Hispanic Heritage Month starts Sept. 15
By Staff Sgt. Traci Lara, 17th Training Wing Equal Opportunity
/ Published September 15, 2017
GOODFELLOW AIR FORCE BASE, Texas --
Starting on Sept. 15 through Oct. 15 we celebrate Hispanic Heritage Month.
Do you know why we celebrate Hispanic Heritage Month during this time? Sept. 15 is the anniversary of independence for five Latin American countries: Costa Rica, El Salvador, Guatemala, Honduras and Nicaragua. Mexico and Chile also declared their independence during the month of September.
We need to take advantage of this incredible opportunity to showcase how Hispanic Americans contribute to our culture. Today and every day, we embrace the richness of culture the Hispanic American's have brought to the table through diversity and a commitment to make this country better than it already is.
Let's take a look at some of the great Hispanic American's in our nation's history:
• David Bennes Barkley, in 1989, was recognized by the U.S. Army as its first Hispanic Medal of Honor recipient. Barkley successfully swam across a freezing river to gather intellegence on enemy positioning. Upon his return, he seized up with cramps and drowned.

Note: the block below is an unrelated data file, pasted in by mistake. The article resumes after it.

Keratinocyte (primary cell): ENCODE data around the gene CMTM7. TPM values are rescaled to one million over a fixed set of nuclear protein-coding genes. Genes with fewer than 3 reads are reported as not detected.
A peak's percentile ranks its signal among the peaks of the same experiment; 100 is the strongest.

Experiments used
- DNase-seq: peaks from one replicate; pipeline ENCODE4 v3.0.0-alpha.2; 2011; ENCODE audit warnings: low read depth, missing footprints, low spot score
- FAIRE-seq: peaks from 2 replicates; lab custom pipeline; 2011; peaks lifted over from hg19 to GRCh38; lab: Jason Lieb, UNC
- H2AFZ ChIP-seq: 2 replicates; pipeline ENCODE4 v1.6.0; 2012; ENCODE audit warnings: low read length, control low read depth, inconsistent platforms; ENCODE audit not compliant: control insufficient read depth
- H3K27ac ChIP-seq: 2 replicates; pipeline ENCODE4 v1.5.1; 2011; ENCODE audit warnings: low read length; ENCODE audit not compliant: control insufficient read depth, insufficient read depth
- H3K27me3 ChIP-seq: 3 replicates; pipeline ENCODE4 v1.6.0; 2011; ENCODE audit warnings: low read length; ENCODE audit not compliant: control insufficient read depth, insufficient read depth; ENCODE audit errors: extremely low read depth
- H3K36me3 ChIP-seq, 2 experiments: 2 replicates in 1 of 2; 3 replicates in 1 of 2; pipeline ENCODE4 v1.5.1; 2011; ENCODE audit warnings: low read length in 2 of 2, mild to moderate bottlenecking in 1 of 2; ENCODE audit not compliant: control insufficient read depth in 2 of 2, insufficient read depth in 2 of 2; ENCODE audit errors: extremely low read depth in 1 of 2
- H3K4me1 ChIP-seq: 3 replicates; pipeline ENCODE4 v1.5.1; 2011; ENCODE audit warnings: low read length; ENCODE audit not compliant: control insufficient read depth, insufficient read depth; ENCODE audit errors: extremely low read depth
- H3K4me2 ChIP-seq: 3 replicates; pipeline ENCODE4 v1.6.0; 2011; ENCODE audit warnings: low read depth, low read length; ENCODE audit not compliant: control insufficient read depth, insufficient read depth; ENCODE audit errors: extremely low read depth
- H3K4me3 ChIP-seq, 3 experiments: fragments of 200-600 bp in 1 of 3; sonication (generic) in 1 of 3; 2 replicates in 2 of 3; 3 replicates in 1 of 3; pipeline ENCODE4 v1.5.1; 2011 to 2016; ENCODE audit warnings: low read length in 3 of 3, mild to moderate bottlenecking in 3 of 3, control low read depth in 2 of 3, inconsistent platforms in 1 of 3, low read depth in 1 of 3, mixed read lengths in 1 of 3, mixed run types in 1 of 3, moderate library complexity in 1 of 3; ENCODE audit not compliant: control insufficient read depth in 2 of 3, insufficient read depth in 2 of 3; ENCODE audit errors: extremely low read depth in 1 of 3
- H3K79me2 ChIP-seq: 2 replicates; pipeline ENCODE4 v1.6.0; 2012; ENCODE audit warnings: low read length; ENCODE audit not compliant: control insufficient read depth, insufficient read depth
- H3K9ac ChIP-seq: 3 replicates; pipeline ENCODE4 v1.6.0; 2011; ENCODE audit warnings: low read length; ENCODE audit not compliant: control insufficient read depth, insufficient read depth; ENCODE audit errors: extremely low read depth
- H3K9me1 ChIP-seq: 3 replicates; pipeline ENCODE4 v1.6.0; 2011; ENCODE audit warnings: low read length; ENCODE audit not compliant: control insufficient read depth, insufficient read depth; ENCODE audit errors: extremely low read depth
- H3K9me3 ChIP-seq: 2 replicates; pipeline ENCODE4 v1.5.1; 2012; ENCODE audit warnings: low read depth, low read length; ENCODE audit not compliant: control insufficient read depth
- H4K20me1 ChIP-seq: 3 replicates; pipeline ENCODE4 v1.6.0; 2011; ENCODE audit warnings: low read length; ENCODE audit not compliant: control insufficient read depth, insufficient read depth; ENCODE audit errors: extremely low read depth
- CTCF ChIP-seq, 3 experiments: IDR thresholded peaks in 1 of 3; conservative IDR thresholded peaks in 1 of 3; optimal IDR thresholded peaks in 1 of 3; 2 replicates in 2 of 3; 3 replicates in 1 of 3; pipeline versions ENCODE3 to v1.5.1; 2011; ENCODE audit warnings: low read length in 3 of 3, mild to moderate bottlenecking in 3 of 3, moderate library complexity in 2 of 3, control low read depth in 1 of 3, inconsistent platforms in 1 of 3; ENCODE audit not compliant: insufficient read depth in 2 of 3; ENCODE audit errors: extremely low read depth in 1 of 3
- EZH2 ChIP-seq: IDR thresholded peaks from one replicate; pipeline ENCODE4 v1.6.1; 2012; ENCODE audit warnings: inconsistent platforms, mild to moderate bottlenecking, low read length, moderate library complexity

• Dolores Huerta worked tirelessly to improve the lives for farm workers.
Huerta said, “I couldn’t stand seeing kids come to class hungry and needing shoes. I thought I could do more by organizing farm workers than by trying to teach their hungry children.”
Dolores is one of 13 recipients of the Presidential Medal of Freedom, the nation’s highest civilian honor, for her meritorious contributions to the United States.
• Angela Salinas became the first Hispanic woman to hold the rank of brigadier general. Upon her retirement in 2013, she also earned the distinction as the longest serving woman in the history of the Marine Corps.
• Alfred Rascon was a U.S. Army medic in 1966 when his unit fell under a vicious attack. He pulled soldiers to safety and used his body to shield an injured sergeant from a grenade. Despite his injuries, he refused morphine so he could continue treating wounded soldiers. He was nominated to receive the Medal of Honor, but the written recommendation was lost. Many years later, the men who owed their lives to Rascon went to the House Veterans Affairs Committee for action so he could be properly recognized. In 2000, he was awarded the Medal of Honor. Some of the men he saved were in attendance.